Theater musings: Politics and family

I’ve seen and reviewed a couple of plays and other events since last week and I have a few opinions I want to get off my mind. You won’t be hearing from me for a couple of weeks because I’m going to a very exciting writers’ program. I’ll tell you all about it when I get back.

Death and the Maiden at Victory Gardens

VG-Sandra Oh, John JuddA gripping political play by Ariel Dorfman, set in a country “that is probably Chile,” in the time after the regime of dictator Augusto Pinochet.  See my brief review on Gapers Block, which links to my original detailed version on theandygram.com.

Death and the Maiden, starring Sandra Oh in a strong and nuanced performance, runs thru July 20 at Victory Gardens Biograph Theatre, 2433 N Lincoln Ave.

The Late Henry Moss at The Artistic Home

I tweeted a link to my review on Gapers Block, with this comment: “You think your family is obnoxious? See what a Sam Shepard family is like.” A very good production of a play that is not for the faint of heart. The Artistic Home cast is talented and the acting solid. Their productions are reliably so.

The Late Henry Moss by Sam Shepard runs until August 3 at the Artistic Home, 1376 W Grand Ave.

Charles Ives Take Me Home at Strawdog Theatre

This play, now closed, got excellent reviews. The two lead performers give fine performances and are also solid at their respective talents: music and basketball. The father, a violinist, doesn’t understand his daughter’s obsession with basketball. The daughter, a basketball player, doesn’t understand why her father thinks music is the only thing that matters in life. The conversation and interplay is entertaining, but the plot doesn’t hang together. At the end of the 80-minute play, I thought, well, ok, did I just waste an evening or what?

If I had been reviewing this play, I would have given it two stars or “somewhat recommended,” as several reviewers did. And others gave it three or four stars.

And one more thing….

Chinatownposter1Chinatown. A movie review, for your home viewing. Have you seen Roman Polanski’s Chinatown in the 40 years since you first saw it in a movie theater? This 1974 film is absolutely brilliant. Every single detail–of clothing, behavior, autos, and clues to the mystery–is perfect and perfectly positioned. And of course, superb performances by Jack Nicholson, Faye Dunaway and John Huston make it as astonishing film.

I liked it when I first saw it, but in recent years, I’ve learned a lot about filmmaking and directing (thank you, Roger Ebert!) and I was able to get even more out of it. Chinatown is available streaming on Netflix or, of course, on DVD. Next time you’re looking for a great movie to watch, choose this one!

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Theater feast: Four plays in four days and more

Whether I’m reviewing for Gapers Block or not, I revel in seeing a lot of plays. On one recent weekend, I went to the theater four nights in a row. And then more the next week. Here’s a recap of my recent theater feast. Most of these plays are still showing, so get thee to a theater!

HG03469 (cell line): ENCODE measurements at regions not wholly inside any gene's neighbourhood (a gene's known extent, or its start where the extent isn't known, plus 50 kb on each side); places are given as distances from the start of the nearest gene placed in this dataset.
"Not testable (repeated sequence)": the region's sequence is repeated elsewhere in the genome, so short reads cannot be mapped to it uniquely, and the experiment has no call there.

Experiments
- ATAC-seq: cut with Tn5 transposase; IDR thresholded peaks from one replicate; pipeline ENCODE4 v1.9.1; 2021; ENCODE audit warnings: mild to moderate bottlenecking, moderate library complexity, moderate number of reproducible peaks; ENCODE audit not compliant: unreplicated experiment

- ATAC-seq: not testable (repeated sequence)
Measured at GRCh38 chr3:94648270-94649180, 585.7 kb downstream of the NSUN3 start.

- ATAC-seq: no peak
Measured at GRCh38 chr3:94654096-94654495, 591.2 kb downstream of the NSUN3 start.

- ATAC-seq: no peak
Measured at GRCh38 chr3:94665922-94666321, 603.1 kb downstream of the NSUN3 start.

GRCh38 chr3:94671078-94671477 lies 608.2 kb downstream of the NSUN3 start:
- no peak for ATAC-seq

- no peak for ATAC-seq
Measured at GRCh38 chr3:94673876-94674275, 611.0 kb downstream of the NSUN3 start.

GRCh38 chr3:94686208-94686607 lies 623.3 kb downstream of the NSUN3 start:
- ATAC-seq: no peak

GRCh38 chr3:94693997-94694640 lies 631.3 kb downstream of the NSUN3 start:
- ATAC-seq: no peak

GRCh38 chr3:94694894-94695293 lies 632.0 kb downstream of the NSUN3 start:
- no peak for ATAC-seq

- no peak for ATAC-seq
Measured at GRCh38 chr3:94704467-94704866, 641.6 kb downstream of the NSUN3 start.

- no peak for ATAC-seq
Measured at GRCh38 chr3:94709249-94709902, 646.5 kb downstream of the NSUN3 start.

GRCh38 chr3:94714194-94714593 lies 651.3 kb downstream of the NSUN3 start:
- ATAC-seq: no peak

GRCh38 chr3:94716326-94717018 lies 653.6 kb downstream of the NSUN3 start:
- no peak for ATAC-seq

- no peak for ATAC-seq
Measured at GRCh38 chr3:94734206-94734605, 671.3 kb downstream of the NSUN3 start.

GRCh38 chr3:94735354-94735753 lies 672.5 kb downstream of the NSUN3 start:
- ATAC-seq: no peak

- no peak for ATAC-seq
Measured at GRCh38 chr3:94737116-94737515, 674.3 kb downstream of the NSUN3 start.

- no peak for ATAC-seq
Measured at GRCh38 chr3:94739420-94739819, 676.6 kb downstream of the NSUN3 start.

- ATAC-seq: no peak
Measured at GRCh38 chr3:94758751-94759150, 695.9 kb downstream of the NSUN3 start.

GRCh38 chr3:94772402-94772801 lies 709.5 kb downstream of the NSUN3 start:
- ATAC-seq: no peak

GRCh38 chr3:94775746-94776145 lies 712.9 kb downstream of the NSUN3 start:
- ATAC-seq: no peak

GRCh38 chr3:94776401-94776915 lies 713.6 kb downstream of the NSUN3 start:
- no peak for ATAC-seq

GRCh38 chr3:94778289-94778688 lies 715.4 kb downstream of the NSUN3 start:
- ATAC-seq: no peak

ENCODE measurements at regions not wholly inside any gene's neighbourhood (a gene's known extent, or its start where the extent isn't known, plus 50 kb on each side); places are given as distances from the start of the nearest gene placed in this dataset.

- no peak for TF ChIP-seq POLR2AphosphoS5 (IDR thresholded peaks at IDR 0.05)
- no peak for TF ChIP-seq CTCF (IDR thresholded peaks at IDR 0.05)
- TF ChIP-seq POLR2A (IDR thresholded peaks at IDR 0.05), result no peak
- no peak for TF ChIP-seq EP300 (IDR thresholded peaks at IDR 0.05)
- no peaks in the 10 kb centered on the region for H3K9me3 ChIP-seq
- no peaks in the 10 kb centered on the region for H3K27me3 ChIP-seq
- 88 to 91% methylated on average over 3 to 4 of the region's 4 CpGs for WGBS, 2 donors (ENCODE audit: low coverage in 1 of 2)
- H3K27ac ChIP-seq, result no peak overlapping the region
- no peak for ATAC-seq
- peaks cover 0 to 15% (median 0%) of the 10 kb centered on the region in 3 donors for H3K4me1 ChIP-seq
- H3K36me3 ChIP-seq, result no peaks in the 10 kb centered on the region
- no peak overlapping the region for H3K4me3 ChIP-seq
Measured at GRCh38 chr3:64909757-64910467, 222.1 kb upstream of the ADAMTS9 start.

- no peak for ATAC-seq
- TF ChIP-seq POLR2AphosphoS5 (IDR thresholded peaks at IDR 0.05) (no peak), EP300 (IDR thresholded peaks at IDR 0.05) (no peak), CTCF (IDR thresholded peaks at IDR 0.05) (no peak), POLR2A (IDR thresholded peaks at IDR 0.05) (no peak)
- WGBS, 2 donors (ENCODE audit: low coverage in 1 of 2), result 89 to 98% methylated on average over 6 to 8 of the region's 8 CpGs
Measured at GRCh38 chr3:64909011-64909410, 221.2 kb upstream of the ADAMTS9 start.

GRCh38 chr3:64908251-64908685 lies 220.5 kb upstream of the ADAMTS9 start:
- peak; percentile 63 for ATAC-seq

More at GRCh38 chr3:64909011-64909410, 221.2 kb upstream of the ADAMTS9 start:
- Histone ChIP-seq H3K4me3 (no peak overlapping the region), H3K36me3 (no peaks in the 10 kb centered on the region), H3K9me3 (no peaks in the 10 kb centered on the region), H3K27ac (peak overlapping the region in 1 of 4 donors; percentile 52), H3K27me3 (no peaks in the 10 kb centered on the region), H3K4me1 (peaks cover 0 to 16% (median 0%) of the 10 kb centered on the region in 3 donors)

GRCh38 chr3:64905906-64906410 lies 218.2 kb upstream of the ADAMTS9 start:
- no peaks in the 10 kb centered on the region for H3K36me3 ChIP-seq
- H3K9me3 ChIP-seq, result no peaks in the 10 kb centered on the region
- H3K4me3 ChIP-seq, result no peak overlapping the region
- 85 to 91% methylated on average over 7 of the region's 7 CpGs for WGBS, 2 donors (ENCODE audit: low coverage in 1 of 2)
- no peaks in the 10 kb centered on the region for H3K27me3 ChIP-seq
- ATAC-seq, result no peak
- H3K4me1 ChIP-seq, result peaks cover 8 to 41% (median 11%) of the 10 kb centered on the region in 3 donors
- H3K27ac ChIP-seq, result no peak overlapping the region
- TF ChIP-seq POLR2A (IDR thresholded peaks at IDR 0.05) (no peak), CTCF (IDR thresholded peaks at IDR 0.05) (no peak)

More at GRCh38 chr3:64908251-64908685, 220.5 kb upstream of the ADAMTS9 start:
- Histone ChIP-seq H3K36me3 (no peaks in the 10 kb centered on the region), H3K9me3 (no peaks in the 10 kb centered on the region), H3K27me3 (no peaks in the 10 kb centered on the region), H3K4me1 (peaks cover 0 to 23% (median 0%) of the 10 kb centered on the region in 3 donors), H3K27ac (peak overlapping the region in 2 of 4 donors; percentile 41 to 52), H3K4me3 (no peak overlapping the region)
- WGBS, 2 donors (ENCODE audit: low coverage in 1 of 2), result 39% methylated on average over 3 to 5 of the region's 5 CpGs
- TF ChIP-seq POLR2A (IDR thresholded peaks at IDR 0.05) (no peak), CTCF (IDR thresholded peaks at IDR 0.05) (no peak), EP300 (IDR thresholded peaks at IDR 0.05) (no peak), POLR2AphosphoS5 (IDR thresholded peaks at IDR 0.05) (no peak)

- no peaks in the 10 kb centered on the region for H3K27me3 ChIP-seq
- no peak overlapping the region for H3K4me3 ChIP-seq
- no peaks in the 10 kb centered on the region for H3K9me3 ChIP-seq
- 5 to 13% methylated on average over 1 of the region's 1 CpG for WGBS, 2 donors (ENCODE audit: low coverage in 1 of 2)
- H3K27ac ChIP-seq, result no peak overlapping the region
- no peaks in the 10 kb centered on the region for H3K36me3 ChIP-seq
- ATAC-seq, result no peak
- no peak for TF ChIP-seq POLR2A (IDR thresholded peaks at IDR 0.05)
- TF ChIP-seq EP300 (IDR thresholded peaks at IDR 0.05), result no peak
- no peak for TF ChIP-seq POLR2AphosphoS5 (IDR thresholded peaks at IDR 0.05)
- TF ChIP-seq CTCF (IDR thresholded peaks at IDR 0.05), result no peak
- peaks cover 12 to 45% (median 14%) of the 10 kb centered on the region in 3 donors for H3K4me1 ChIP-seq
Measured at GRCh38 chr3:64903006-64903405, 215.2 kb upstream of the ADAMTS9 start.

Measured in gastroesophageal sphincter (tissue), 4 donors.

Northanger Abbey

Jane Austen’s Northanger Abbey at Remy Bumppo Theatre at Greenhouse Theatre Center; through November 10.

The Jane Austen play gets a delightful, charming and funny presentation by the reliably solid Remy Bumppo. The set is used wisely; costumes are simple and elegant. Outstanding performances by Sarah Price as Catherine Morland and Greg Mathew Anderson double cast as Valancourt and Henry Tilney are supported by a uniformly excellent cast.  It’s particularly fun to see Catherine’s love of books and her reader’s imagination translated into stage action. Thoroughly enjoyable.

 The Wheel

Zinnie Harris’ The Wheel at Steppenwolf Theatre; through November 10.

The reviews of this play are mixed to say the least. Of nine reviews, only one is highly recommended; the others are somewhat recommended or recommended. One of my neighbors warned me it was “dreadful.” So of course I went to the theater with low expectations … and was wowed.

Stamps_of_Germany_(DDR)_1973,_MiNr_1852

1973 German stamp commemorating Berliner Ensemble production;  Wikimedia Commons

The play is directed by Tina Landau and stars Joan Allen, an original Steppenwolf ensemble member. And yes, it’s a sprawling mess as Beatriz (Allen) leaves northern Spain to wander the world from war to war, from century to century, with two children in tow, trying to find their parents. Sound a little familiar? Yes, it’s Brechtian and a little reminiscent of his masterpiece, Mother Courage and Her Children, written about the Thirty Years War.

There’s some magical realism, of course, and the events of the play make us ask moral and ethical questions of ourselves. The dialog is clever and evocative and the occasional music by the actors themselves adds a great deal. Plus it’s always a pleasure to see Yasen Peyankov on stage. Tim Hopper and LaShawn Banks also do excellent jobs, as do the two children. At the end, Beatriz is back in Spain, but the wheel keeps turning and she finds herself facing the same problems. It’s a fascinating and thought-provoking play.

The Goddess

Paddy Chayefsky’s The Goddess at The Artistic Home; through November 17

thegoddess1958poster

1958 movie poster

My Gapers Block review of The Goddess was just posted. The play concerns the childhood, dramatic rise and fall of a doomed blonde movie star. Chayefsky says he wasn’t writing it about Marilyn Monroe but it might have been Kim Stanley. The play is a bit choppy but the performances are excellent. The costumes are gorgeous and worth the price of the ticket alone. Artistic Home, at 1376 W. Grand Ave., helps Chicago deserve its rep as the home of great storefront theater. The 1958 movie starred Kim Stanley and Lloyd Bridges.